SMU Data and Models

SMU Steel Demand Index: Demand Slips, Still Lacking Direction

Written by David Schollaert

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Apparent demand for flat-rolled steel in the US saw its sharpest decline since our early July reading when the index fell seven points. Declining market conditions have been noticeable across the sector over the past few weeks, though the direction remains unclear.

The recent ebb-and-flow in the index highlights the current state of flux in hot-rolled coil (HRC) prices and lead times, according to SMU’s latest survey results.

The lack of clarity across the market and the economy seems to be driving the state of indecision being felt in the industry, though most would agree that there is still significant downward pressure.

Sentiment has been a little up and down of late. Mills have been eager to set a price floor — particularly for HRC — though they remain rather willing to negotiate. Spreads in some cases remain at historic levels, although cold rolled, galvanized and Galvalume have been trying to catch up as of late.

And the economy is still giving no indication of where we’re going. Though the unemployment rate remains near most recent lows and August’s job report was again a pleasant surprise, headwinds are just as notable. Second quarter gross domestic product fell to a -0.6% annualized pace and inflation is running at a 40-year high with no sign of slowing down.

The Fed just delivered a third big rate increase on Wednesday and projected a more aggressive path ahead for monetary policy, one that would lift interest rates higher and keep them elevated longer.

The latest increase, a gain of three-quarters of a percentage point, boosted it to a range of 3% to 3.25%, and could reach 4.4% by the end of the year.

These economic dynamics seem to be mirrored rather closely by the flat-rolled steel market.

Our demand index has ebbed and flowed over the summer months. In July the reading was mostly stable after falling seven points to start the month. August’s results gained some ground while September has been declining.

SMU’s Steel Demand Index, which compares lead times and demand, is a diffusion index derived from our market surveys. This index continues to precede lead times, which is notable given that lead times are typically a leading indicator of steel price moves.

An index score above 50 indicates an increase in demand and a score below 50 indicates a decrease.

The latest demand index registered 39.5 through Sept. 22, down 6.5 points versus the previous reading on Aug. 18. (SMU sends out full surveys to the market every two weeks.) The decline has been telling, as prices have since followed, continuing to underscore a weakening market that is still reporting down demand.

The result is just 6.5 points from the low of 33 seen in late July and the lowest reading since 2020. The latest score is down 13.5 points from mid-May — the last time the index was above 50. Detailed side-by-side in Figure 1 are both the historical views and the latest steel demand index.

SMU SDI 0922Fig1

Steel buyers — mainly OEMs and service centers — are still reporting weakening demand in September, a result that maybe has been compounded by a traditional summer slowdown.

The apparent lack of direction could be around for a bit more. While demand is down and there is little spot buying taking place, mills are scaling back production, working through maintenance outages, and initiating idlings. These dynamics could keep the market in a holding pattern for the time being.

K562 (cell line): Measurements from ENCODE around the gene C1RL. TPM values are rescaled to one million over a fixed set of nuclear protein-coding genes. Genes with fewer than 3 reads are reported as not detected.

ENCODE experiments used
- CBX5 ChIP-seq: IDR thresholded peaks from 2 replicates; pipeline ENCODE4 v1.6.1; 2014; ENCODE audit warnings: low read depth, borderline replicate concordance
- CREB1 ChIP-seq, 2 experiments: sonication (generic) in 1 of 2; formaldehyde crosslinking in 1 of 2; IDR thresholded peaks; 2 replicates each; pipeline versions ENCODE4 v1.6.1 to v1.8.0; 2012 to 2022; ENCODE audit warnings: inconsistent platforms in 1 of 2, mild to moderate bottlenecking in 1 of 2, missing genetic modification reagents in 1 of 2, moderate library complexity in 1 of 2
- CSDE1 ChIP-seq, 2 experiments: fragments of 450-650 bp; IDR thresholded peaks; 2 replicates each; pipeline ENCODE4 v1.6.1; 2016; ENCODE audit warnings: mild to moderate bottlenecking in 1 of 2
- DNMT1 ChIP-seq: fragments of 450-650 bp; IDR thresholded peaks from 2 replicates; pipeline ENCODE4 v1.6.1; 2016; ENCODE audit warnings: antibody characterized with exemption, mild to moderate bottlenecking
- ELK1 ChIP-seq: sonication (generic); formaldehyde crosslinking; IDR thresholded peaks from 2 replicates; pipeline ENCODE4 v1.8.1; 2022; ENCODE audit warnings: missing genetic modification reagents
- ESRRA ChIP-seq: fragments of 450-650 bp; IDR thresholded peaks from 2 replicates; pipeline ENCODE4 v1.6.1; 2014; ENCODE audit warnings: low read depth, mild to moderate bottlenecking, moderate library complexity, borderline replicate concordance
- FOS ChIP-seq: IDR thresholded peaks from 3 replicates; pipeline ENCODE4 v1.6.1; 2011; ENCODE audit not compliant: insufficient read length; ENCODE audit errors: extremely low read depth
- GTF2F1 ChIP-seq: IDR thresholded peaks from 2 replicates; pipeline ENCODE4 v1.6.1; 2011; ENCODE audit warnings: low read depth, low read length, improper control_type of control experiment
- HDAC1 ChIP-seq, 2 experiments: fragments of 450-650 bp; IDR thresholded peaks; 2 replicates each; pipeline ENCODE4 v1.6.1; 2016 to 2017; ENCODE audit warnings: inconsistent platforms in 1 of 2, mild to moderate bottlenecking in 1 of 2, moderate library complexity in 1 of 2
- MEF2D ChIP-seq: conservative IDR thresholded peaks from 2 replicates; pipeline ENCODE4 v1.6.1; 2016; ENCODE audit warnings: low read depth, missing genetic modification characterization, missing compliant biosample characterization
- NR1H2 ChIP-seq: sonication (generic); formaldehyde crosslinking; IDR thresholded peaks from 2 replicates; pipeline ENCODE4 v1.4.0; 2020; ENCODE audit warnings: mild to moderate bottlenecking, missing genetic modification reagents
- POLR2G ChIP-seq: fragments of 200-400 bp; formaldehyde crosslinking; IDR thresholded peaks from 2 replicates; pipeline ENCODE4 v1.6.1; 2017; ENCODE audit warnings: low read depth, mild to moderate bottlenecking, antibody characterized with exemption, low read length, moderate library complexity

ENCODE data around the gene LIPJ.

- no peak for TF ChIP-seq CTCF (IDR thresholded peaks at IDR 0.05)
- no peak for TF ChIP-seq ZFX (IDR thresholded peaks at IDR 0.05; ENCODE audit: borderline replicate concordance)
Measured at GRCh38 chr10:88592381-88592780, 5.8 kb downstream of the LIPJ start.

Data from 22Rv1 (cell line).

SMU’s demand diffusion index has rarely remained in a holding pattern for long, and for nearly a decade has consistently preceded steel mill lead times (Figure 2 — featuring the past five years). Historically, SMU’s lead times have also been a leading indicator for flat-rolled steel prices, and HRC prices in particular (Figures 3 — featuring the past five years).

SMU’s average HRC price now stands at $770 per ton ($38.50 per cwt), according to our latest check of the market on Sept. 20. Our overall average is down $15 per ton week-on-week.

Our hot rolled lead times average 4.37 weeks, a marginal increase from 4.12 weeks in early September. Overall, lead times are still low and not far from 2022 lows of ~3.8 weeks in late January and February. But they remain significantly higher than the record low in our ~11-year data history, which was 2.8 weeks in October 2016.

These shifting markers certainly underscore what some would note as indecisive or static sentiment. But the underlying downward pressure cannot be ignored. With much uncertainty still ahead, including the possibility of labor turmoil for US Steel and a fraught economy in the near-term, further fluctuations are likely.

SMU SDI 0922Fig2

SMU SDI 0922Fig3

The takeaway: Mills have certainly changed their tune, starting to report declining demand, and outages and idlings have followed. Respondents to our surveys, mostly steel consumers, remain cautious, only buying for project-specific needs and to fill gaps. The bulk of respondents, nearly two-thirds, continue to report static sentiment, an indication that overall, the market is still lacking direction

Note: Demand, lead times and prices are based on the average data from manufacturers and steel service centers who participate in SMU market trends analysis surveys. Our demand and lead times do not predict prices but are leading indicators of overall market dynamics and potential pricing dynamics. Look to your mill rep for actual lead times and prices.

By David Schollaert,

David Schollaert

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